Celebrating 200 Years Of United States Rule
July 17, 1821 — Spain cedes Florida to the U.S. in Pensacola
Two hundred years after Spain ceded Florida to the United States, it was remembered in downtown Pensacola on Saturday. To the day, to the hour, and in the same location.
It was a typical July day in Pensacola – sunny skies, hot temperatures and high humidity – leading some to wish that the changeover had occurred in November. Among them, Collier Merrill, chairman of the University of West Florida Historic Trust.
“So Andrew Jackson and his troops were here; and they had to know this celebration would happen 200 years from then,” said Merrill. “And the townspeople would gather – and one of them probably said, ‘You know general, the townsfolk might appreciate maybe a cool day in the fall (laughs).’”
In exchange for the future Sunshine State, the U.S. dropped all claims to areas that are now Texas. When the Americans made the Louisiana Purchase from France, the western boundary was unclear — maybe reaching the Rio Grande.
On the front page of the event’s program was a depiction of Andrew Jackson taking Pensacola on that day. UWF President Emeritus Judy Bense said at that moment, La Florida ceased to be a Spanish colony, and began as a United States territory.
“That is what it looked like. It was different. The remains of all of those buildings are still with us – about 2 ft. underground and well-protected,” Bense said. “I don’t know what they thought would happen 200 years from 1821, but here we are. And we are the direct descendants.”
The year 1821, says Bense, was a huge turning point for not only Florida, but the U.S. — and its people as well.
“In our history everything changed; the culture changed, the religion changed, the government changed, everything changed,” said Bense. “And we are still practicing what they developed 200 years ago.”
When it went to the U.S., Florida became two counties: Escambia to the west, and St John’s to the east – the boundary was the Suwanee River. All of the other eventual 65 counties were apportioned from those original two.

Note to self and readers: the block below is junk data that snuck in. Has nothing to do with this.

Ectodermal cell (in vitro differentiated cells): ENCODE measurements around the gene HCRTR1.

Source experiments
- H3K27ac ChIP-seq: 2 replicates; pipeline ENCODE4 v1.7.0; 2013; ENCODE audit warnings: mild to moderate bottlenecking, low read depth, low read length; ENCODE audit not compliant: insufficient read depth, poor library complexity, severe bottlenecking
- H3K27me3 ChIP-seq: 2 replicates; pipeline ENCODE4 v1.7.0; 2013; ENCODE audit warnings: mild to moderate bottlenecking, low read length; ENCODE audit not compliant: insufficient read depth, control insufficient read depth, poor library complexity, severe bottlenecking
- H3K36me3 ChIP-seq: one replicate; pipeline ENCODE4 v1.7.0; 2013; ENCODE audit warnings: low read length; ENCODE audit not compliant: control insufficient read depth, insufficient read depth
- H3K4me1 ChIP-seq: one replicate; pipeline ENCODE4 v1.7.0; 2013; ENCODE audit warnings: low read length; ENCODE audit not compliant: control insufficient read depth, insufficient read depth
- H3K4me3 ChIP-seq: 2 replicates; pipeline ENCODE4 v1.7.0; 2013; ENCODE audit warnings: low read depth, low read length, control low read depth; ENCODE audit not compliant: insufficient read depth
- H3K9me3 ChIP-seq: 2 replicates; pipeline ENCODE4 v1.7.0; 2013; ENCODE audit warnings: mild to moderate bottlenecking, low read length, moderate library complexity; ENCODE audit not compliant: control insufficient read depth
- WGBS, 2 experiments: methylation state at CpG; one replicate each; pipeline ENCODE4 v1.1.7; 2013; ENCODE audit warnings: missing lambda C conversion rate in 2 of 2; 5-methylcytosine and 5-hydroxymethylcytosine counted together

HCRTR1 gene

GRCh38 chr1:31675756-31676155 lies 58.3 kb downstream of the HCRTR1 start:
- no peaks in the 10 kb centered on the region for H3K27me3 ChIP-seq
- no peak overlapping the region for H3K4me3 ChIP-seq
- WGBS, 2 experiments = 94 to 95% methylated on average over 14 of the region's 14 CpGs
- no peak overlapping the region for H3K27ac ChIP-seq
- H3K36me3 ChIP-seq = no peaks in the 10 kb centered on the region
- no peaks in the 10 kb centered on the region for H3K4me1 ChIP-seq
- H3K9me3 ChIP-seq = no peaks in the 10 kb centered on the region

“Now, since the establishment of Florida as a territory in 1821, a few other important events have taken place [in Pensacola], said UWF president Martha Saunders.
“In 1845, Florida became the 27th state; in 1913, the naval air station was established. In 1963, the University of West Florida was founded, and in 2001 the state of Florida entrusted to UWF the area on which we are now seated known as ‘Historic Pensacola.’”
Early Saturday morning, a prayer service was conducted by members of the Santa Rosa Creek Indian Tribe, to commemorate the bicentennial. Speaking at the ceremony, Chief Dan “Sky Horse” Helms said two centuries ago, you may have heard these words spoken in Pensacola. He then gave a demonstration of the Muscogee language.
“I said, ‘Hello, how are you? I am Chief Sky Horse. I have deer hides I want to trade,’” he translated into English.
Members of the Creek Confederacy, said Helms, provided commodities such as [animal] hides; cattle, corn, hogs, tobacco, sassafras, and the list goes on. That helped build Pensacola into the largest mercantile center in the Southeast.
“Today we are in the unique position of being the descendants of our ancestors, and the ancestors of our descendants,” Helms said. “It is up to us to pass on to the children all the good qualities that brought us to this time and place.”
“This is an incredible day that I never expected; I had in my dreams that this is what it would look like, but it looks better than I even could have imagined,” said Pensacola mayor Grover Robinson — a 7th generation Pensacolian.
He said several firsts in Pensacola are celebrated – the first settlement in North America; and the first aircraft carrier landing, among others. But he added there’s also a need to look to the future, referencing the time capsule buried Saturday for opening in a quarter century.
“I look forward to the day in 2046, because I believe at that point Northwest Florida will be a leader like none other,” the mayor said. “Not just in Florida, but in this country and the world in what we continue to do here.”
After the speeches, an honor guard of men in period military uniforms, American and Spanish, marched to the flagpole at Museum Plaza, and took down the flag of Espana, and raised the Stars and Stripes with its 22 stars as the Star Spangled Banner played in the background.
Something not heard during the ceremony was the national anthem of Spain, "La Marcha Real. Organizers said that the program was already full, and there was no room to play it.
As for Spain, the early 19th century saw the loss of most of its colonies in the New World, including La Florida. The exceptions were Cuba and Puerto Rico. They were acquired by the U.S. after the Spanish-American War in 1898.